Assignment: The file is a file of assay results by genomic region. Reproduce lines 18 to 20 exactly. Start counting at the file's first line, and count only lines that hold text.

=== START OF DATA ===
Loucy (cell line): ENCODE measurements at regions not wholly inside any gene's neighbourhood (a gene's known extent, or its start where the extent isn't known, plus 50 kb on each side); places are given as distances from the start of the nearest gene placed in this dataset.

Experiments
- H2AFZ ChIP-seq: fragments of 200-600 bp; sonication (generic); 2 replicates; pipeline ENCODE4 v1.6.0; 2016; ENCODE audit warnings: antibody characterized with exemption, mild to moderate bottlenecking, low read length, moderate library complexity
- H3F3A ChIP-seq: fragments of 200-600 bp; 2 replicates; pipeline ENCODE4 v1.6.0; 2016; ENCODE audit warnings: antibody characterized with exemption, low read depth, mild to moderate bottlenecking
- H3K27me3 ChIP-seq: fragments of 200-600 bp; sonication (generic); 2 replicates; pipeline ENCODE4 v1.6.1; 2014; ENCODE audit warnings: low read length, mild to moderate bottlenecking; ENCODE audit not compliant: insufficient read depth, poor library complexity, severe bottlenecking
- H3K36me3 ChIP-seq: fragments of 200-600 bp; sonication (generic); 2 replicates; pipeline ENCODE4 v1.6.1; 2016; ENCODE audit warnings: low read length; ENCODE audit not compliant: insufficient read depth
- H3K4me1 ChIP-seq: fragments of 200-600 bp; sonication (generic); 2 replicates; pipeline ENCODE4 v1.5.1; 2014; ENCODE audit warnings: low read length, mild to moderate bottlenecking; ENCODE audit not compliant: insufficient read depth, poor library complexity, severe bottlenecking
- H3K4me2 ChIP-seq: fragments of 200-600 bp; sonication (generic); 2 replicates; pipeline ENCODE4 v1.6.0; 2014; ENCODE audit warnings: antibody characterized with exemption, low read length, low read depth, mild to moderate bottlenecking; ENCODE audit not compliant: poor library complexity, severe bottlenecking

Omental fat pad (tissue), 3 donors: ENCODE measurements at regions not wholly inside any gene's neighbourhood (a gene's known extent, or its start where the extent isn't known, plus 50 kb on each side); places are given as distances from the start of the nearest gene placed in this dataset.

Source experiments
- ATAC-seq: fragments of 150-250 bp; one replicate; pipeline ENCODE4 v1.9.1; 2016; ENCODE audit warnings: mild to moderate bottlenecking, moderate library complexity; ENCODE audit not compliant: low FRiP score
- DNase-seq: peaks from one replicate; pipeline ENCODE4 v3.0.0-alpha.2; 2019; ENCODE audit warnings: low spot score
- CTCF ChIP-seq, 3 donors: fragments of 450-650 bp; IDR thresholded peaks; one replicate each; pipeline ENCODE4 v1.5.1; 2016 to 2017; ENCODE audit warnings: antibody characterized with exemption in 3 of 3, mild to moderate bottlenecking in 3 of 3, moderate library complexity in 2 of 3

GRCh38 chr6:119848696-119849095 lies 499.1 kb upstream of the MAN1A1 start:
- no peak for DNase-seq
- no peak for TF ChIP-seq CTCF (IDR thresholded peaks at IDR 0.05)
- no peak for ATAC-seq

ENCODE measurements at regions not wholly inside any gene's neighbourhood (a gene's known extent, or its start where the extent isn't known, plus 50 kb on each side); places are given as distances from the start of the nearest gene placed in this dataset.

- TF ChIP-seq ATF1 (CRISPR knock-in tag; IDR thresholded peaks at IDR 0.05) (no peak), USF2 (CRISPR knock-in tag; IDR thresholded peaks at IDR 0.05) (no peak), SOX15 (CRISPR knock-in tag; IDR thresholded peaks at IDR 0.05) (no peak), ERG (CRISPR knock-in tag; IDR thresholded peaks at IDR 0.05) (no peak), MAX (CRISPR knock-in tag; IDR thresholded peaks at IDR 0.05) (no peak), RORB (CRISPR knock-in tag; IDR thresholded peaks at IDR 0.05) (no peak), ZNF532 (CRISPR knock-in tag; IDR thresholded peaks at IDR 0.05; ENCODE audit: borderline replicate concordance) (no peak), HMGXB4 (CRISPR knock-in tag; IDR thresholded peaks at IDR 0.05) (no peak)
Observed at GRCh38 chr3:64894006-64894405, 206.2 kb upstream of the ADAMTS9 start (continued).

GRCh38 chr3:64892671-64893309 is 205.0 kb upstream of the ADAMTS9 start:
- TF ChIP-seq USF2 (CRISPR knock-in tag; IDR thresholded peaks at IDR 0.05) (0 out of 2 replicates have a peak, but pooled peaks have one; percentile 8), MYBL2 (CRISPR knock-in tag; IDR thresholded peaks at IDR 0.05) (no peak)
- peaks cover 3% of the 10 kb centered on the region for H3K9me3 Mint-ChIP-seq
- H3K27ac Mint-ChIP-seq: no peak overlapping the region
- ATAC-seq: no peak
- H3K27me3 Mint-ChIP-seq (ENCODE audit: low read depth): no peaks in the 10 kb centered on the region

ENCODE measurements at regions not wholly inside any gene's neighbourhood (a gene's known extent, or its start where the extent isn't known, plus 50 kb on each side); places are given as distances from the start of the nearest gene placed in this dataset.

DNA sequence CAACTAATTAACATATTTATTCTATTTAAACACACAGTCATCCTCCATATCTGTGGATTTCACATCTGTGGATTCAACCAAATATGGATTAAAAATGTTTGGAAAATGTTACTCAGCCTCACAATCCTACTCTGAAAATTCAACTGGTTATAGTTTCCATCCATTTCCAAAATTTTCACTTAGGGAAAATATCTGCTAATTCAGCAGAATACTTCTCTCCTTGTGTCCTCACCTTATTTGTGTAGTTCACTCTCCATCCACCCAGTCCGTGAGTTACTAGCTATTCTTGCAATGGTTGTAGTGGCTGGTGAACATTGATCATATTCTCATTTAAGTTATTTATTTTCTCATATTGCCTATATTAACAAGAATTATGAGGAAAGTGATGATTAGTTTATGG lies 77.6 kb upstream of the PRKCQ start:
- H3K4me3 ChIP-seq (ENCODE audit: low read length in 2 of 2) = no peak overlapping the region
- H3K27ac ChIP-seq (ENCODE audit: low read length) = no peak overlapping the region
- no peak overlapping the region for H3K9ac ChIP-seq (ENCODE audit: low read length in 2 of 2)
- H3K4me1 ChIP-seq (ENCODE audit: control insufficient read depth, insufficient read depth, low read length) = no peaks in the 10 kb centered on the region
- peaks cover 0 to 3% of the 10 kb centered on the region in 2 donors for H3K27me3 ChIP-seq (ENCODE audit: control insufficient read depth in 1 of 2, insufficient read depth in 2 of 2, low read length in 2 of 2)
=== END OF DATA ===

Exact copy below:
ENCODE measurements at regions not wholly inside any gene's neighbourhood (a gene's known extent, or its start where the extent isn't known, plus 50 kb on each side); places are given as distances from the start of the nearest gene placed in this dataset.

- TF ChIP-seq ATF1 (CRISPR knock-in tag; IDR thresholded peaks at IDR 0.05) (no peak), USF2 (CRISPR knock-in tag; IDR thresholded peaks at IDR 0.05) (no peak), SOX15 (CRISPR knock-in tag; IDR thresholded peaks at IDR 0.05) (no peak), ERG (CRISPR knock-in tag; IDR thresholded peaks at IDR 0.05) (no peak), MAX (CRISPR knock-in tag; IDR thresholded peaks at IDR 0.05) (no peak), RORB (CRISPR knock-in tag; IDR thresholded peaks at IDR 0.05) (no peak), ZNF532 (CRISPR knock-in tag; IDR thresholded peaks at IDR 0.05; ENCODE audit: borderline replicate concordance) (no peak), HMGXB4 (CRISPR knock-in tag; IDR thresholded peaks at IDR 0.05) (no peak)
Observed at GRCh38 chr3:64894006-64894405, 206.2 kb upstream of the ADAMTS9 start (continued).